Liquid plant oils have been recommended by the Dietary Guidelines for Americans and many scientific societies (such as the American Heart Association and the American Diabetes Association) because of their health benefits. No solid evidence supports the idea that seed oils are toxic and should be avoided entirely. Instead, the focus should be on achieving an optimal balance of Omega-3 and Omega-6 within a healthy diet, considering their potential benefits on inflammation and overall well-being. However, scientists are still debating what that ratio should be [13].

Saturated fat, categorized as an unhealthy dietary fat along with trans-fat, is typically solid at room temperature and is found in foods like butter, palm and coconut oils, cheese, and red meat. It is advisable to choose foods higher in healthier fats, such as monounsaturated and polyunsaturated fats, which are typically liquid at room temperature. It is recommended that no more than 25% to 30% of daily calories come from fats, with saturated fat limited to less than 10% to prevent potential health issues like heart disease [7]. Studies have shown that replacement of 5% energy as saturated fatty acids by linoleic acid was associated with a 9% reduction in coronary heart disease [14].

Summary

Navigating through social media, podcasts, and the internet for nutrition and health information can be tricky. Scientific evidence contradicts claims circulating on social media and the internet that seed oils like canola and soy are “toxic.” Instead, emphasis should be placed on maintaining a balanced ratio between Omega-3 and Omega-6, rather than solely attributing health concerns to seed oils. Finally, while this article focuses on Omega-6 fatty acids, one must remember that the seed oils are not all the same. For example, canola oil averages about 60% oleic acid (Omega-9), 20% linoleic acid and 10% arachidonic acid.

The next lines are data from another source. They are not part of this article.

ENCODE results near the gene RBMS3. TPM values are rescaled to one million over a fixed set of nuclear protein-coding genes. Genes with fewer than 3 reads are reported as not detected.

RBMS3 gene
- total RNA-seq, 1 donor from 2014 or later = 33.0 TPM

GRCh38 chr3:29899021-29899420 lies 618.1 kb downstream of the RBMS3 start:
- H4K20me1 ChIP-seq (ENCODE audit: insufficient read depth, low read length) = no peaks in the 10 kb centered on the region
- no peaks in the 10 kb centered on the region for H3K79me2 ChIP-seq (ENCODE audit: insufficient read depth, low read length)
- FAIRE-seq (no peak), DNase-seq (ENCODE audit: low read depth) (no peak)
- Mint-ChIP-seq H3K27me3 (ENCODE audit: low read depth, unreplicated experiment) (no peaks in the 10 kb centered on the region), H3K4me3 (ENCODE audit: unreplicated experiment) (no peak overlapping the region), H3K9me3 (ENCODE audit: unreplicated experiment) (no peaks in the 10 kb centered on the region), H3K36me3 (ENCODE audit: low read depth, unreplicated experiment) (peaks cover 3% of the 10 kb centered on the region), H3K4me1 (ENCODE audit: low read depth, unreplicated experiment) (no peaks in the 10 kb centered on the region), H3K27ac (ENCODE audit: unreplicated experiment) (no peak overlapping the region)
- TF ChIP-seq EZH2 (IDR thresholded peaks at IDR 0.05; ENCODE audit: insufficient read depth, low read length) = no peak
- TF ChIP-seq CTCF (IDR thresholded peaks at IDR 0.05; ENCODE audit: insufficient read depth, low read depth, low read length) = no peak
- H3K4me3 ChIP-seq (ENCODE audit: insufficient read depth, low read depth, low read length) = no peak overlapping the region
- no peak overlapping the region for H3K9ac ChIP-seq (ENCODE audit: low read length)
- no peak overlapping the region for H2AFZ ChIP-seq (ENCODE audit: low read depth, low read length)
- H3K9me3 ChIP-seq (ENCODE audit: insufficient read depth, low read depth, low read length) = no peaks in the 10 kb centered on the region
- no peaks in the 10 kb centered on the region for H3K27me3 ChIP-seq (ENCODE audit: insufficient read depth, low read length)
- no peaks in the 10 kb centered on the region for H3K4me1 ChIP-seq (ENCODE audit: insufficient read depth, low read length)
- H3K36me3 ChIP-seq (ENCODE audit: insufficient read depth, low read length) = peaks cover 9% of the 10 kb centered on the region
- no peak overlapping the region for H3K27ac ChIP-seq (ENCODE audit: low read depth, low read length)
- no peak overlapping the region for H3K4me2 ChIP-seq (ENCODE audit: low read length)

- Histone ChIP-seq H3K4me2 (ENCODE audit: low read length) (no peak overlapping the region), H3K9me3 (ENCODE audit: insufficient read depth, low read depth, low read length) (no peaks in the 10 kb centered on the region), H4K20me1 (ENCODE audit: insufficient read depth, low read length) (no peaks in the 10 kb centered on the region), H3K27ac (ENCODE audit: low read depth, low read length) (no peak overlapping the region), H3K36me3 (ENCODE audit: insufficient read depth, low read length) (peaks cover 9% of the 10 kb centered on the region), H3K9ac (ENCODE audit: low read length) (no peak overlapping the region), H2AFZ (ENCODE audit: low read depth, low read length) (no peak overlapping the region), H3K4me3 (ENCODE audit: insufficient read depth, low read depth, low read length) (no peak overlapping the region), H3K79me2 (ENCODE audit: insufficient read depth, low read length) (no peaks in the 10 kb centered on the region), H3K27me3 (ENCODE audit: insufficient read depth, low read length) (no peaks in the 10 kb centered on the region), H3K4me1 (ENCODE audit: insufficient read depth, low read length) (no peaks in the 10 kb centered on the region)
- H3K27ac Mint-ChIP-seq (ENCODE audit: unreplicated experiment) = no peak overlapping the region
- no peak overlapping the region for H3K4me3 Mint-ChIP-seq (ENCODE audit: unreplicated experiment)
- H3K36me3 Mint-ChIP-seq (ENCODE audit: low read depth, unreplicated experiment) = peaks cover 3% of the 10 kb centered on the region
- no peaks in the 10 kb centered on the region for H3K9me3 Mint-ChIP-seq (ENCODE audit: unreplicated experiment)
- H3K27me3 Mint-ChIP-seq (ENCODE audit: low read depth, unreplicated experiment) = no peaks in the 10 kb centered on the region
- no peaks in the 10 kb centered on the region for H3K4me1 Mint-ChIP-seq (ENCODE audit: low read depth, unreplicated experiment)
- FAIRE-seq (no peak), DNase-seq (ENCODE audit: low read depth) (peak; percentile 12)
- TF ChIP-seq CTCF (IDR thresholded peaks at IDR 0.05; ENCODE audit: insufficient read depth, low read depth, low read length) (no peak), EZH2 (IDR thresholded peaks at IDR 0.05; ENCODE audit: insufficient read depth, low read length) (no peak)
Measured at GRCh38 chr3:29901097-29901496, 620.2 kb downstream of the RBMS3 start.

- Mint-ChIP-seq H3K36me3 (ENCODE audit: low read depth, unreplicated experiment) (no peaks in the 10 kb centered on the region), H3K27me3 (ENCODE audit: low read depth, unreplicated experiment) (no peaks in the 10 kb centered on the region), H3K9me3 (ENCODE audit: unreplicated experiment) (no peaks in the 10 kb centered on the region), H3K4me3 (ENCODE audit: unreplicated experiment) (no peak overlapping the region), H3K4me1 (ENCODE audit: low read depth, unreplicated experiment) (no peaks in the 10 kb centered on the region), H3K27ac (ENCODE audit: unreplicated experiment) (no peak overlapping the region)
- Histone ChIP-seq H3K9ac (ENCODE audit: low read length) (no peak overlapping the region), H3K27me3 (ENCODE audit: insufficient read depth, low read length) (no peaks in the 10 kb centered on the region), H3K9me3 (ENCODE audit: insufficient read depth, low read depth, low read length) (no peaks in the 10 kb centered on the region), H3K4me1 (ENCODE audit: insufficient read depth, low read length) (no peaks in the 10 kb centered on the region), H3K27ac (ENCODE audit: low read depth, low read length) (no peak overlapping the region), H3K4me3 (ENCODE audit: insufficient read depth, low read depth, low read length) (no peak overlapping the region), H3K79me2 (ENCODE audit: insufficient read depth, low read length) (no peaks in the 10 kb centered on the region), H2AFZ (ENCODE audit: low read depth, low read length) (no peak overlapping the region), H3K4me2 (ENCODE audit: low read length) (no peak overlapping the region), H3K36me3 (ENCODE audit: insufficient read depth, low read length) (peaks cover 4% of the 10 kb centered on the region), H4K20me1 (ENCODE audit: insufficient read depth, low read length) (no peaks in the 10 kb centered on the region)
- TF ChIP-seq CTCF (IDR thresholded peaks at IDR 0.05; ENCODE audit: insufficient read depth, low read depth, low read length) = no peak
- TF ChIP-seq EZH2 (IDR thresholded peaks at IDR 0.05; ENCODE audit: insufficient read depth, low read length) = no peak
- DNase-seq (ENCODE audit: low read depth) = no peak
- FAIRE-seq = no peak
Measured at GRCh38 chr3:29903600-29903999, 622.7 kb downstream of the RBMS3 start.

Author: Maciej Chichlowski PhD, PMP


 

References

  1. Harris, W.S., The omega-6/omega-3 ratio and cardiovascular disease risk: uses and abuses. Curr Atheroscler Rep, 2006. 8(6): p. 453-9.
  2. Djuricic, I. and P.C. Calder, Beneficial Outcomes of Omega-6 and Omega-3 Polyunsaturated Fatty Acids on Human Health: An Update for 2021. Nutrients, 2021. 13(7).
  3. Fritsche, K.L., The science of fatty acids and inflammation. Adv Nutr, 2015. 6(3): p. 293s-301s.
  4. Su, H., et al., Dietary linoleic acid intake and blood inflammatory markers: a systematic review and meta-analysis of randomized controlled trials. Food Funct, 2017. 8(9): p. 3091-3103.
  5. Marklund, M., et al., Biomarkers of Dietary Omega-6 Fatty Acids and Incident Cardiovascular Disease and Mortality. Circulation, 2019. 139(21): p. 2422-2436.
  6. Virtanen, J.K., et al., Serum n-6 polyunsaturated fatty acids and risk of death: the Kuopio Ischaemic Heart Disease Risk Factor Study. Am J Clin Nutr, 2018. 107(3): p. 427-435.
  7. Mensink, R.P., et al., Effects of dietary fatty acids and carbohydrates on the ratio of serum total to HDL cholesterol and on serum lipids and apolipoproteins: a meta-analysis of 60 controlled trials. Am J Clin Nutr, 2003. 77(5): p. 1146-55.
  8. Rabionet, M., K. Gorgas, and R. Sandhoff, Ceramide synthesis in the epidermis. Biochim Biophys Acta, 2014. 1841(3): p. 422-34.
  9. Silva, J.R., et al., Wound Healing and Omega-6 Fatty Acids: From Inflammation to Repair. Mediators Inflamm, 2018. 2018: p. 2503950.
  10. Tallima, H. and R. El Ridi, Arachidonic acid: Physiological roles and potential health benefits – A review. J Adv Res, 2018. 11: p. 33-41.
  11. Rett, B.S. and J. Whelan, Increasing dietary linoleic acid does not increase tissue arachidonic acid content in adults consuming Western-type diets: a systematic review. Nutr Metab (Lond), 2011. 8: p. 36.
  12. DiNicolantonio, J.J. and J.H. O’Keefe, Omega-6 vegetable oils as a driver of coronary heart disease: the oxidized linoleic acid hypothesis. Open Heart, 2018. 5(2): p. e000898.
  13. Harris, W.S., et al., Omega-6 fatty acids and risk for cardiovascular disease: a science advisory from the American Heart Association Nutrition Subcommittee of the Council on Nutrition, Physical Activity, and Metabolism; Council on Cardiovascular Nursing; and Council on Epidemiology and Prevention. Circulation, 2009. 119(6): p. 902-7.
  14. Farvid, M.S., et al., Dietary linoleic acid and risk of coronary heart disease: a systematic review and meta-analysis of prospective cohort studies. Circulation, 2014. 130(18): p. 1568-78.